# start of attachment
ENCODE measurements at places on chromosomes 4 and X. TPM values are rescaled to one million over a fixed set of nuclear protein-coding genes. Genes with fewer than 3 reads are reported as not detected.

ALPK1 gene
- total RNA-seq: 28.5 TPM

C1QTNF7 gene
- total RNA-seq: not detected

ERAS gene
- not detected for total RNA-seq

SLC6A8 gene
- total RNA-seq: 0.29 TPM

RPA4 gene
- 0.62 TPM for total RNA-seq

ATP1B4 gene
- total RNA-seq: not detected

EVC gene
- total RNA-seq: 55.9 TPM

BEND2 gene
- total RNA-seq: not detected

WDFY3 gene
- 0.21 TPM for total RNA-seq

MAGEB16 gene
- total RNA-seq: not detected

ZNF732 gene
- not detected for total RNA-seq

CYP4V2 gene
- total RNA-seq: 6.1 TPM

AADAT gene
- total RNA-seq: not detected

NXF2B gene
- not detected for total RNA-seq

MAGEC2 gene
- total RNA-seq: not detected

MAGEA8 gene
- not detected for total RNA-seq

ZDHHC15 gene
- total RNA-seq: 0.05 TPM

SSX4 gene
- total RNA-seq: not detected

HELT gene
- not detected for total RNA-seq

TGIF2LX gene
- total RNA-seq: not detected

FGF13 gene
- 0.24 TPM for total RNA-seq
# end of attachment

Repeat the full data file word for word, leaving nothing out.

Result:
ENCODE measurements at places on chromosomes 4 and X. TPM values are rescaled to one million over a fixed set of nuclear protein-coding genes. Genes with fewer than 3 reads are reported as not detected.

ALPK1 gene
- total RNA-seq: 28.5 TPM

C1QTNF7 gene
- total RNA-seq: not detected

ERAS gene
- not detected for total RNA-seq

SLC6A8 gene
- total RNA-seq: 0.29 TPM

RPA4 gene
- 0.62 TPM for total RNA-seq

ATP1B4 gene
- total RNA-seq: not detected

EVC gene
- total RNA-seq: 55.9 TPM

BEND2 gene
- total RNA-seq: not detected

WDFY3 gene
- 0.21 TPM for total RNA-seq

MAGEB16 gene
- total RNA-seq: not detected

ZNF732 gene
- not detected for total RNA-seq

CYP4V2 gene
- total RNA-seq: 6.1 TPM

AADAT gene
- total RNA-seq: not detected

NXF2B gene
- not detected for total RNA-seq

MAGEC2 gene
- total RNA-seq: not detected

MAGEA8 gene
- not detected for total RNA-seq

ZDHHC15 gene
- total RNA-seq: 0.05 TPM

SSX4 gene
- total RNA-seq: not detected

HELT gene
- not detected for total RNA-seq

TGIF2LX gene
- total RNA-seq: not detected

FGF13 gene
- 0.24 TPM for total RNA-seq